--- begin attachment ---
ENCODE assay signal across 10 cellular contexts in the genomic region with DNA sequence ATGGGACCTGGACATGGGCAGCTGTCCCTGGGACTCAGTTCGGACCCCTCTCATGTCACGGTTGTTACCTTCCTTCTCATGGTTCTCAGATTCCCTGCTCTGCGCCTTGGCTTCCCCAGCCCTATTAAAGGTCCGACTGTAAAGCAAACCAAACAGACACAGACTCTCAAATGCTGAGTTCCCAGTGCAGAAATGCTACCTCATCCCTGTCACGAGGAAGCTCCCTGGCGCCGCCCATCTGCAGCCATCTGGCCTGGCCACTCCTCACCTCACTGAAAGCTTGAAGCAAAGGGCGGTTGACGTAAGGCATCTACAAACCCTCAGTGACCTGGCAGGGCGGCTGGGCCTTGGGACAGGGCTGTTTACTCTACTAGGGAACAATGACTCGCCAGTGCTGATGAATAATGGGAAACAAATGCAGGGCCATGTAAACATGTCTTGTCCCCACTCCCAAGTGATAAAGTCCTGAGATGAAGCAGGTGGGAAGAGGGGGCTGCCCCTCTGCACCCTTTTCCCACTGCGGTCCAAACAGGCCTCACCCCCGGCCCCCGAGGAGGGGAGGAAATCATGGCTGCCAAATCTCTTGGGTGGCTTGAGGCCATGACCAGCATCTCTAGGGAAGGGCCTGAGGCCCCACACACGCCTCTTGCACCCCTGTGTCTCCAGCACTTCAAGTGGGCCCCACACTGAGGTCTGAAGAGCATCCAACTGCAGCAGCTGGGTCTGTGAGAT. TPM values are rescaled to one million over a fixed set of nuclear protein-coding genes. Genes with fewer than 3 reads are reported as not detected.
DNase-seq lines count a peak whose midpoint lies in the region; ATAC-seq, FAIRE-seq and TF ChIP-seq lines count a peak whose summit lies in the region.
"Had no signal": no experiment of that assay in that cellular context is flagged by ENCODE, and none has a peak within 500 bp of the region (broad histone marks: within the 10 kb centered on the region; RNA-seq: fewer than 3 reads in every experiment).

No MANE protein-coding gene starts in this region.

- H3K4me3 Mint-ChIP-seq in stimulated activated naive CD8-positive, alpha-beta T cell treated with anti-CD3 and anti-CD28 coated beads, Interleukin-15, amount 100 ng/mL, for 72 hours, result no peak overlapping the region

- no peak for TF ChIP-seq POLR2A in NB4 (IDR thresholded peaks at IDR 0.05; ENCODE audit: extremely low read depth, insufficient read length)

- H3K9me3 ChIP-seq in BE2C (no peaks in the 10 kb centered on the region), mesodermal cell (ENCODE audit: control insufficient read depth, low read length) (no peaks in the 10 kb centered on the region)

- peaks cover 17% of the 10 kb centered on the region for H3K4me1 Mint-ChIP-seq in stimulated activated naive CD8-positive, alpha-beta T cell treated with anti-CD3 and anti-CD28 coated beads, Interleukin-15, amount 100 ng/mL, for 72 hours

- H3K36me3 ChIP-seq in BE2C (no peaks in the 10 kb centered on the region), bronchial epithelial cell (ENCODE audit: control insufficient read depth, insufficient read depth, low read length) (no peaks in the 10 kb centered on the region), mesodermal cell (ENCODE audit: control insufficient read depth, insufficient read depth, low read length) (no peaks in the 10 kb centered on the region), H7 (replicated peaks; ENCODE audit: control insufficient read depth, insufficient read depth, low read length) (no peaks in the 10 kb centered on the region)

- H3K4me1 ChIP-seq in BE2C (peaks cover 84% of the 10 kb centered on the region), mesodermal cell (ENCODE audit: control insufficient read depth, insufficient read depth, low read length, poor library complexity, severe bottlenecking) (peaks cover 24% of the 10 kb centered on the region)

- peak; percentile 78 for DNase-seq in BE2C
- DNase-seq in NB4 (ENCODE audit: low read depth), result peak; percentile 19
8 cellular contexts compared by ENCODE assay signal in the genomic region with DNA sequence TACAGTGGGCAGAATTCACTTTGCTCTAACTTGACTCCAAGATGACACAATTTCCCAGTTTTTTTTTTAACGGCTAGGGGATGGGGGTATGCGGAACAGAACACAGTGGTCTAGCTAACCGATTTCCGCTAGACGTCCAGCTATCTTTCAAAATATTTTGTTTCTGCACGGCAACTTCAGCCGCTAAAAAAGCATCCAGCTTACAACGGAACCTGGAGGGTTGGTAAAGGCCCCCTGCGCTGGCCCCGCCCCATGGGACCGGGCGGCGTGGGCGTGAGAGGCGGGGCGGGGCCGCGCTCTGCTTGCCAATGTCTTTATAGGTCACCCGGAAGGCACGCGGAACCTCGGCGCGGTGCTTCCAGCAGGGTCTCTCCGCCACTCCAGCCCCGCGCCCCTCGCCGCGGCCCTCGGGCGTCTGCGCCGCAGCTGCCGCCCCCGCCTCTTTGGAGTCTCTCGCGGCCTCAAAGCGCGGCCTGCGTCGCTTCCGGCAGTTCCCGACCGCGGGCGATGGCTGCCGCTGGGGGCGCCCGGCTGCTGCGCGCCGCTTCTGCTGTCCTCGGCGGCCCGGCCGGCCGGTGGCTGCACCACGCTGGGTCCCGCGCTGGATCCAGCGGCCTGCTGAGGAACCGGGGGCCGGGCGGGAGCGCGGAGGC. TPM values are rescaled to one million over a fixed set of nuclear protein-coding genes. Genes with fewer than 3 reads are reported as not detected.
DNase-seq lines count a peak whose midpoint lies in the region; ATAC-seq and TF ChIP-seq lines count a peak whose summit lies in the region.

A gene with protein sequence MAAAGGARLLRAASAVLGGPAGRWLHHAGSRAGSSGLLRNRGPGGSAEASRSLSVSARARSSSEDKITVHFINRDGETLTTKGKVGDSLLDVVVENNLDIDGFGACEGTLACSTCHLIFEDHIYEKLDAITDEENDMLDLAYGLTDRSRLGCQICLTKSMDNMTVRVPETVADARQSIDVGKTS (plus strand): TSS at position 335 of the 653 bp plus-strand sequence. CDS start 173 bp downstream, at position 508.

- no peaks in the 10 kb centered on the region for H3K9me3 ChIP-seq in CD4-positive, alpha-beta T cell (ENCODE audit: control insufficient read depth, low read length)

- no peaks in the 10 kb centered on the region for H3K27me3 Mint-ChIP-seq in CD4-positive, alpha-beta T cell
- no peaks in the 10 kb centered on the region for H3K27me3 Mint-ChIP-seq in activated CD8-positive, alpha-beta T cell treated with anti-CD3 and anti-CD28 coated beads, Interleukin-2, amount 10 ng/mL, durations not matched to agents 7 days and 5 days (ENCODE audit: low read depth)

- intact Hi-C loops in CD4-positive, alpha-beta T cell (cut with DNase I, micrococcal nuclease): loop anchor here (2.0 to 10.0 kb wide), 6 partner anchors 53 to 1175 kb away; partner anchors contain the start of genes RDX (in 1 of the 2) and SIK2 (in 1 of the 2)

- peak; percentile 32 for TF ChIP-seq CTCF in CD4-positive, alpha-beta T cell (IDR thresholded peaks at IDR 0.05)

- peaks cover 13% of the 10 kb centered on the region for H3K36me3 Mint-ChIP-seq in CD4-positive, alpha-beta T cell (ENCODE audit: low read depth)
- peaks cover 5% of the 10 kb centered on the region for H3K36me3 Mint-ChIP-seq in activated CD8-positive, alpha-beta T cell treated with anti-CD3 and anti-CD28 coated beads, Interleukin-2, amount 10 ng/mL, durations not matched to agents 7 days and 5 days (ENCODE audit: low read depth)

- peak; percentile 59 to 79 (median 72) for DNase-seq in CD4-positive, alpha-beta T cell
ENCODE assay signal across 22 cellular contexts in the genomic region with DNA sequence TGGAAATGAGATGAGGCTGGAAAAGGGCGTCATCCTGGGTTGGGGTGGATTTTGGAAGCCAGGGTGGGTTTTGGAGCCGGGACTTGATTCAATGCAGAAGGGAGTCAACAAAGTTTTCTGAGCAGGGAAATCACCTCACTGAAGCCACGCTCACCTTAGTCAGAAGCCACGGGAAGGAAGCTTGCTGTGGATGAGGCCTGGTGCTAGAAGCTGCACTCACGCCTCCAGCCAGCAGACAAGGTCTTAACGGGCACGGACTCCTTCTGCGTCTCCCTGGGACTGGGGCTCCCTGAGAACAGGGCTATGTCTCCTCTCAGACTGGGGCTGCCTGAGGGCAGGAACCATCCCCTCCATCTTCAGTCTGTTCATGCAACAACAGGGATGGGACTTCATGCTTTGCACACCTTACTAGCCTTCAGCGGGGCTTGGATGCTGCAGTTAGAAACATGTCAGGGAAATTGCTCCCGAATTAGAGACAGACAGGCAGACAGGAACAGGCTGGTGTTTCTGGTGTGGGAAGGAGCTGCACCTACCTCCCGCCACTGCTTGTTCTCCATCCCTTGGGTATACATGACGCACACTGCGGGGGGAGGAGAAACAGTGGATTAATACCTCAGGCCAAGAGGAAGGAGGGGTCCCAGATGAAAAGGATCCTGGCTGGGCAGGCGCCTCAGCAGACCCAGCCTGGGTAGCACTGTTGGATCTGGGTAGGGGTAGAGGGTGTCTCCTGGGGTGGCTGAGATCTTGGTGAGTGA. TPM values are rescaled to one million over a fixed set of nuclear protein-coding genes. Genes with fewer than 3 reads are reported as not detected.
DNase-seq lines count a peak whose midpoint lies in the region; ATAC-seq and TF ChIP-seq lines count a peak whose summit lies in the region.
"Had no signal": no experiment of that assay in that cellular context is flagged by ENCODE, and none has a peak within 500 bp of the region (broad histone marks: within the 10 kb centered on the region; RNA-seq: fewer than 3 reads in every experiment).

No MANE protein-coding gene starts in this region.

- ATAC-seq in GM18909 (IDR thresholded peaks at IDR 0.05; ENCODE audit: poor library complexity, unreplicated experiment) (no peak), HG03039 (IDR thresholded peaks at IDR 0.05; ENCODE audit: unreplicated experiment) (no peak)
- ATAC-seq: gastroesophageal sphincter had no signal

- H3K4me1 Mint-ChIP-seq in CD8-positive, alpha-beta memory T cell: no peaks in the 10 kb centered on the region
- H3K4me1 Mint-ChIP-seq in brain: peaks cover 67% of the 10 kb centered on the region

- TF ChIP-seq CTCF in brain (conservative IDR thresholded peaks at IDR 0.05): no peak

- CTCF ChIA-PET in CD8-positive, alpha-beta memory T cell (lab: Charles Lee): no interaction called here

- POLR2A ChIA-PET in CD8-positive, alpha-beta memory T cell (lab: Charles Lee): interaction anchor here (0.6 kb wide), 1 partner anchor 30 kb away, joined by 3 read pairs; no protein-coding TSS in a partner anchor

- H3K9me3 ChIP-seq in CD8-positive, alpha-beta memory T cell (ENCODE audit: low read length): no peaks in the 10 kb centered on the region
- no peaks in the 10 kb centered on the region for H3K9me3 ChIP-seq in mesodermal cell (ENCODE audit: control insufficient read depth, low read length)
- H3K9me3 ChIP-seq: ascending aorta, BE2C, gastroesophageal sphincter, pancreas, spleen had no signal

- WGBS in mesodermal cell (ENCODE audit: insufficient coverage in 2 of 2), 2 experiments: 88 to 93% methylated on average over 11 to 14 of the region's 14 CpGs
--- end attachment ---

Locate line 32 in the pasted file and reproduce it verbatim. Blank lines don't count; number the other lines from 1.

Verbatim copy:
- TF ChIP-seq CTCF in brain (conservative IDR thresholded peaks at IDR 0.05): no peak